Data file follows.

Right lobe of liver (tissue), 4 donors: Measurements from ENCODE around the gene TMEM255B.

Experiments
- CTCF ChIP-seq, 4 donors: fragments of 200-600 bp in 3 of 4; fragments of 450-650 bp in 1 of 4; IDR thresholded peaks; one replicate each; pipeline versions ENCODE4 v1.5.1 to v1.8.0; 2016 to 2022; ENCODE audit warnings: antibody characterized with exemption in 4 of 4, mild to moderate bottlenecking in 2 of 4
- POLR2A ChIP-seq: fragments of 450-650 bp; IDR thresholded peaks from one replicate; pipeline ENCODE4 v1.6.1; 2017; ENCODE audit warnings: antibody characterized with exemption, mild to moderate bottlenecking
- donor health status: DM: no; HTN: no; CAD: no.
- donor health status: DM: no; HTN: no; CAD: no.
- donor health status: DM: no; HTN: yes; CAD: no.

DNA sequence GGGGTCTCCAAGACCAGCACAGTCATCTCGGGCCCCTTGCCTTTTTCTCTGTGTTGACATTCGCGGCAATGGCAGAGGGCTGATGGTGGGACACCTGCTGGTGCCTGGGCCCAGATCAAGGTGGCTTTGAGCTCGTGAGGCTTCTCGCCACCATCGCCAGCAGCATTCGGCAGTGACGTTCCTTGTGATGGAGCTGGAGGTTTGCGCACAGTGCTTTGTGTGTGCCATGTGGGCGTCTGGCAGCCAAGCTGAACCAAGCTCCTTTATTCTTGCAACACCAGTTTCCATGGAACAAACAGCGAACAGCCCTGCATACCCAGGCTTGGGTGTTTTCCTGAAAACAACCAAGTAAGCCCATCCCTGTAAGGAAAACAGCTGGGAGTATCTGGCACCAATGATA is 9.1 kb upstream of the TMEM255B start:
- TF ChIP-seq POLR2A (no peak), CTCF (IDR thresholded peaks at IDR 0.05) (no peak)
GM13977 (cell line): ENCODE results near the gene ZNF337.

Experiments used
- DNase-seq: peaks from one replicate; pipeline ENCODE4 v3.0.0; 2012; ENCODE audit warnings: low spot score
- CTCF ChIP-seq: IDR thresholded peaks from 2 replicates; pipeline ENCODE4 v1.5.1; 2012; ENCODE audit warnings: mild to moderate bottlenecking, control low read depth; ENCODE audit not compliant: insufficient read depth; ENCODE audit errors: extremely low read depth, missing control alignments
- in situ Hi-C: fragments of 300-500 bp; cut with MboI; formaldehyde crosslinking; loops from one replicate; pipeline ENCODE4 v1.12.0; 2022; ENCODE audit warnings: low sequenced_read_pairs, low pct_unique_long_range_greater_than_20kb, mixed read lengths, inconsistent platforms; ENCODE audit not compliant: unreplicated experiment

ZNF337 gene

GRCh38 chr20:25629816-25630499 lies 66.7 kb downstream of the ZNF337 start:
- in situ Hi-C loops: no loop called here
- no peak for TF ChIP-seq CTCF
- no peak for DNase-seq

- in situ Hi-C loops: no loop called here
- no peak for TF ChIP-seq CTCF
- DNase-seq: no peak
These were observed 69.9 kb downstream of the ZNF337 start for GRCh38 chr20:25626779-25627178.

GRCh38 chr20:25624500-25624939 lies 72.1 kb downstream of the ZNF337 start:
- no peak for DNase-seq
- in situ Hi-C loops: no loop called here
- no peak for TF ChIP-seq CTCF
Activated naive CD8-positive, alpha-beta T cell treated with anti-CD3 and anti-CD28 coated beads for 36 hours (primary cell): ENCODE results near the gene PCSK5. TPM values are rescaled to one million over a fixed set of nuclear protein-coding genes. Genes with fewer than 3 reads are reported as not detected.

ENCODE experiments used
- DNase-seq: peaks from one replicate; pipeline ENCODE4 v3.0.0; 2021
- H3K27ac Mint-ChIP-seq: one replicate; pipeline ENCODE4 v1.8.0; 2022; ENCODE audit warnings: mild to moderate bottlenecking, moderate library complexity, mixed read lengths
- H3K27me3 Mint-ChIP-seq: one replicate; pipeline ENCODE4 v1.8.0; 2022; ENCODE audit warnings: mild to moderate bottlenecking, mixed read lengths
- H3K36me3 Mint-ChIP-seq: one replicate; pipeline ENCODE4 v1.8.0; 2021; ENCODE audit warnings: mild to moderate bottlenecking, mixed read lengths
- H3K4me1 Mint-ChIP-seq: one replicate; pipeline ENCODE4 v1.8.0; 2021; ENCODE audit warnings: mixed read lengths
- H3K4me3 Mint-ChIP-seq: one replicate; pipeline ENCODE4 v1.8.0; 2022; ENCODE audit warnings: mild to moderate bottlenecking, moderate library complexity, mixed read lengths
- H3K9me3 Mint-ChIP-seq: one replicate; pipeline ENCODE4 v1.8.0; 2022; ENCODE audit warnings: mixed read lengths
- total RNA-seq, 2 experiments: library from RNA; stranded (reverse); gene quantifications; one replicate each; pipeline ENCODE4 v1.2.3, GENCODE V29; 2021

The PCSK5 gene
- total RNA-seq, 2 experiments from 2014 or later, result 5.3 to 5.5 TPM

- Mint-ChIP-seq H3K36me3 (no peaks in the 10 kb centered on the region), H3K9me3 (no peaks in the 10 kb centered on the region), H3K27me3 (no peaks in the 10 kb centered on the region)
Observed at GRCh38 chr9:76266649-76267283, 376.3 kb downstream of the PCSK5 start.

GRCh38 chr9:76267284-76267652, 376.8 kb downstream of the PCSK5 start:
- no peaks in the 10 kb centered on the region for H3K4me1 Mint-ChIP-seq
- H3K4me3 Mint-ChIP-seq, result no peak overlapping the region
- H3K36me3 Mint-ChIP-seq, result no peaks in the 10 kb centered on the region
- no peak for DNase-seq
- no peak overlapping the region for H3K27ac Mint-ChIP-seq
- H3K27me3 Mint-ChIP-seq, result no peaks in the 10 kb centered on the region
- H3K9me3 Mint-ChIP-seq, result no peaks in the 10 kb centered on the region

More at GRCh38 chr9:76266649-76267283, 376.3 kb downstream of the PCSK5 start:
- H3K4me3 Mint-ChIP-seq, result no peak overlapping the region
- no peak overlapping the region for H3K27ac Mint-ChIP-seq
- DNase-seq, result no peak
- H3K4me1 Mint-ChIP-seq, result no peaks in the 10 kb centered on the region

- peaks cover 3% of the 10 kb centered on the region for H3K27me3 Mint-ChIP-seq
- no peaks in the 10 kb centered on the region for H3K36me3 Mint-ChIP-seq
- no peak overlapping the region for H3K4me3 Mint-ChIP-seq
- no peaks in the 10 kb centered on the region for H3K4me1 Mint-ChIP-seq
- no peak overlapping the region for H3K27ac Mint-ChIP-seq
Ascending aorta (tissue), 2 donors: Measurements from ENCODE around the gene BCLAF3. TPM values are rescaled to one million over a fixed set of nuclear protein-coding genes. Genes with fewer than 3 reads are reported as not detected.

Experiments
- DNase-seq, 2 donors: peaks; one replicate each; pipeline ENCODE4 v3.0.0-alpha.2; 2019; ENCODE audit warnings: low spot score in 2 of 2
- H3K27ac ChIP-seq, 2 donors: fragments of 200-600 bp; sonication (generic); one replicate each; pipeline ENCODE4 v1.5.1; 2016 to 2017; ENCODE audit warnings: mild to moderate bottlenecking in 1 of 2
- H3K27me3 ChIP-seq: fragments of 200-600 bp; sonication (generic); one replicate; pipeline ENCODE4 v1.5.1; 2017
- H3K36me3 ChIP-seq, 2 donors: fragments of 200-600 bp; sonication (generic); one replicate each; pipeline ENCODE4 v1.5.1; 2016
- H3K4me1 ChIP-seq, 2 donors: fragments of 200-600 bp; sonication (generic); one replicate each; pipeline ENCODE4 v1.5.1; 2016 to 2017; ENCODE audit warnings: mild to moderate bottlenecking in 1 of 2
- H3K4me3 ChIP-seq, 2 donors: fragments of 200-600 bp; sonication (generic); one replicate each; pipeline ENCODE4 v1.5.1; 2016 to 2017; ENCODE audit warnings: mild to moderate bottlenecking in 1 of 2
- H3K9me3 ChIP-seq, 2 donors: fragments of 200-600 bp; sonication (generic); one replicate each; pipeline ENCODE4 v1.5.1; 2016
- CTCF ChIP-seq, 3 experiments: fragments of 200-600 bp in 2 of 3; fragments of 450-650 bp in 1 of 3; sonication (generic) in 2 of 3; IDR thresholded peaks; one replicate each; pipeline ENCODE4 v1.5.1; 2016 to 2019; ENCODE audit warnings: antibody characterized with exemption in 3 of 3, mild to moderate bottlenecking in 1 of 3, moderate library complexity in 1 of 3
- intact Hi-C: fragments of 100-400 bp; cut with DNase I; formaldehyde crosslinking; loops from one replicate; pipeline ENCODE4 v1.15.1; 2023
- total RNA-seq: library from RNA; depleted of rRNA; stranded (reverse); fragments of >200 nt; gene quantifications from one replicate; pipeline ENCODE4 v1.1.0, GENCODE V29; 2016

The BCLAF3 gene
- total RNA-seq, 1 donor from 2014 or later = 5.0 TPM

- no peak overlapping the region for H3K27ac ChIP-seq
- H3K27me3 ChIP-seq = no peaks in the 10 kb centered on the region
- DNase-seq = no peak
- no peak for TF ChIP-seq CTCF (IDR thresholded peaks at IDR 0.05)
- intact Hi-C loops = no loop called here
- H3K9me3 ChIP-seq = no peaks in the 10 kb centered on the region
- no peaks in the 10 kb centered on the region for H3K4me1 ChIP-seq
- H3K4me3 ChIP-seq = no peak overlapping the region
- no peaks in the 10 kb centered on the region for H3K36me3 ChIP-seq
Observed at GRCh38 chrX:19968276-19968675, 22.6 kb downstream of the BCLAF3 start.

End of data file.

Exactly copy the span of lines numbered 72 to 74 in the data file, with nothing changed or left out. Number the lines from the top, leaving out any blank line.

The BCLAF3 gene
- total RNA-seq, 1 donor from 2014 or later = 5.0 TPM

- no peak overlapping the region for H3K27ac ChIP-seq